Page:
Retail theft crackdown bill heads to DeSantis

by | Mar 8, 2024

The Florida Legislature on Friday advanced a bill that would increase penalties for retail theft and “porch piracy” by making coordinated thefts a felony and imposing stricter consequences for repeat offenders.

The Florida Legislature on Friday advanced a bill aimed at stiffening penalties for retail theft, including “smash-and-grab” incidents and “porch piracy.”

The legislation, carried by Rep. Bob Rommel, seeks to impose harsher consequences for those convicted of participating in or orchestrating these thefts.

Under the bill, participating in a retail theft with five or more individuals would constitute a third-degree felony. The legislation escalates the penalty to a second-degree felony for anyone who organizes such thefts through the internet, specifically targeting the use of social media to coordinate these crimes. A further provision introduces a first-degree felony charge for repeat offenders or those committing theft with the use of a firearm.

During a prioir committee meeting, Rep. Rommel pointed to the economic impact of retail theft, which he claimed cost American retailers approximately $101 billion last year.

“It not only affects the individuals that work [in retail businesses], it affects the business owner, and it affects the people that want to go shopping because it raises the cost of prices,” said Rommel. “We’ve seen rapid inflation and other policies around the country but [retail theft] also raises it.”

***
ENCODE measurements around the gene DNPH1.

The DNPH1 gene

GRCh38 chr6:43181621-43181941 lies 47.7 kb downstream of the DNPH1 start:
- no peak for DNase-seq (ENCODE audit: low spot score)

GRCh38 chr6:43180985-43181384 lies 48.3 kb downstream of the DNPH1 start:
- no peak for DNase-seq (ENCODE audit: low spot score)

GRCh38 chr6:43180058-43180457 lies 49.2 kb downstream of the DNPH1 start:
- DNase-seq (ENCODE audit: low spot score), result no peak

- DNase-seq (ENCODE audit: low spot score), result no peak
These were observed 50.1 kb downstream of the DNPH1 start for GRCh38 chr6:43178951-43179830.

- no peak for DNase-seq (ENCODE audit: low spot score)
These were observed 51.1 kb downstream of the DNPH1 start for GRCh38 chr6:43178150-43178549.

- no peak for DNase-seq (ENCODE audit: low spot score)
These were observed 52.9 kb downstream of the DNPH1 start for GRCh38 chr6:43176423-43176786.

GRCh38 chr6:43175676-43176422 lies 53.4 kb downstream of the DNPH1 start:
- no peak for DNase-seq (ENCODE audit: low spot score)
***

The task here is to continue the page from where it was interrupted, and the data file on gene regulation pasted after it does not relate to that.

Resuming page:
The bill also addresses “porch piracy” — the theft of packages from residential porches — by making it a felony to steal packages regardless of the thief’s knowledge of the package’s value.

The legislation drew criticism from some quarters, with opponents arguing that lowering the felony threshold for theft to $40 could lead to excessively harsh penalties for minor offenses. Critics, including a representatives of the SPLC Action Fund, contended that such punitive measures would not effectively deter crime and could lead to an increase in the state’s incarceration rates without addressing the root causes of theft.

Rommel, however, contended that he deliberately wrote the bill to dole out harsh punishments to serve as a preemptive deterrent.

“The reason I made it so severe is I hope it deters people not to steal because it is affecting everybody,” he said.

Last month, Gov. Ron DeSantis pledged support for Rommel’s measure. State Attorney General Ashley Moody and Florida Department of Law Enforcement Commissioner Mark Glass also expressed support for the bills.

“If you commit a crime in Florida, you are going to be held accountable,” said DeSantis. “We will not tolerate retail crime, porch pirates and lawlessness.”

The push for tougher penalties comes as small business retailers nationwide report increasing challenges related to theft. According to data provided by the Executive Office of the Governor, referencing a national study conducted by Forbes, 41 percent of small business retailers said the value of items stolen in 2023 has increased compared to previous years, 75 percent of small business retailers reported monthly losses between $500 and $2,500 due to theft, and 85 percent of small business retailers said they experience theft at least once a year, and just 5 percent of small business retailers report never experiencing theft.


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